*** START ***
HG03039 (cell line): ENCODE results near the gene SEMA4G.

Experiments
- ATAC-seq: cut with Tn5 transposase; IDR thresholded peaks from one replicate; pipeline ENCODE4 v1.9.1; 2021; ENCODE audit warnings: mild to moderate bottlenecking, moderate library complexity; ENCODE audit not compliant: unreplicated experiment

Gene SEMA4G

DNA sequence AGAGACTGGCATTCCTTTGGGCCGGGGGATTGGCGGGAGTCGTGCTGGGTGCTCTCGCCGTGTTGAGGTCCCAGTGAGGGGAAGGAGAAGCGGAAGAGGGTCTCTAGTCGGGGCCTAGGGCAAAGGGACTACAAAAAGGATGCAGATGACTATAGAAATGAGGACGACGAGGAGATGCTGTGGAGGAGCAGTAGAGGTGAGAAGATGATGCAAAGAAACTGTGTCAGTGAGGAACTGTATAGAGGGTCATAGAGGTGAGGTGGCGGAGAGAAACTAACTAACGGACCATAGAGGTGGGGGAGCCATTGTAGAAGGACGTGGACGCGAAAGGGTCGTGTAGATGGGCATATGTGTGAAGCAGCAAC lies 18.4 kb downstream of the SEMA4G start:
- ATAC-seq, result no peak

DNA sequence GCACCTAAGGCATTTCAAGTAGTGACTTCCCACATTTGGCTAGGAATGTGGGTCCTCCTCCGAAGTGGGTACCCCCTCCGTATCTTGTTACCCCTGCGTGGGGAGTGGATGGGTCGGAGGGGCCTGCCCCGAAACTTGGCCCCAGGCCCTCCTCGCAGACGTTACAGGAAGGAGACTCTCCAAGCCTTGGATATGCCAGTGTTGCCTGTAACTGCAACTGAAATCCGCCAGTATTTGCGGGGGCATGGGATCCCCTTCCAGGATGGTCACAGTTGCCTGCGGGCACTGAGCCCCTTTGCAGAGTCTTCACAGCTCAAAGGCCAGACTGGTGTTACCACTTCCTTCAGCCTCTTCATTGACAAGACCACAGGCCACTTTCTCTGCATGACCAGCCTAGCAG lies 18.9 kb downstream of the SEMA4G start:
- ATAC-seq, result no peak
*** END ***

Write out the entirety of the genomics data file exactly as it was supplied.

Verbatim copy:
HG03039 (cell line): ENCODE results near the gene SEMA4G.

Experiments
- ATAC-seq: cut with Tn5 transposase; IDR thresholded peaks from one replicate; pipeline ENCODE4 v1.9.1; 2021; ENCODE audit warnings: mild to moderate bottlenecking, moderate library complexity; ENCODE audit not compliant: unreplicated experiment

Gene SEMA4G

DNA sequence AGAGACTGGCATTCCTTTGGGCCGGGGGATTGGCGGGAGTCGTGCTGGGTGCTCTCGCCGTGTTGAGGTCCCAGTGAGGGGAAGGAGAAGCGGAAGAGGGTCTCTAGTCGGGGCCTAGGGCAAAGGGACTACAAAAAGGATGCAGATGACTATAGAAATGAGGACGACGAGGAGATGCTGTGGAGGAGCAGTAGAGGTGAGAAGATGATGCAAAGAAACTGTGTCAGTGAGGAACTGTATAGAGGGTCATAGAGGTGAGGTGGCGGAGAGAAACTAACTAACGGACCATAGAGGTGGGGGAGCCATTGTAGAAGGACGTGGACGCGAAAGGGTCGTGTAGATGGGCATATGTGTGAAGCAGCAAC lies 18.4 kb downstream of the SEMA4G start:
- ATAC-seq, result no peak

DNA sequence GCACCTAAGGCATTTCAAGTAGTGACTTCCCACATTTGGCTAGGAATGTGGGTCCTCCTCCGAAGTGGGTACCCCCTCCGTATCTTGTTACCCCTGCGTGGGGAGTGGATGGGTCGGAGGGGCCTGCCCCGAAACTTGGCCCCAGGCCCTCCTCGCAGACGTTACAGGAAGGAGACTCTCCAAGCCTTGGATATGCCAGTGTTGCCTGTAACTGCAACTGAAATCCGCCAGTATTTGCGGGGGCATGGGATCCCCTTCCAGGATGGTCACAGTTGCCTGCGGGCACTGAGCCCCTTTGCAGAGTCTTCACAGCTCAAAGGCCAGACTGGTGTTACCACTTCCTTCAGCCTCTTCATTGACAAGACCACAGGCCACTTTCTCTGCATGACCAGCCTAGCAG lies 18.9 kb downstream of the SEMA4G start:
- ATAC-seq, result no peak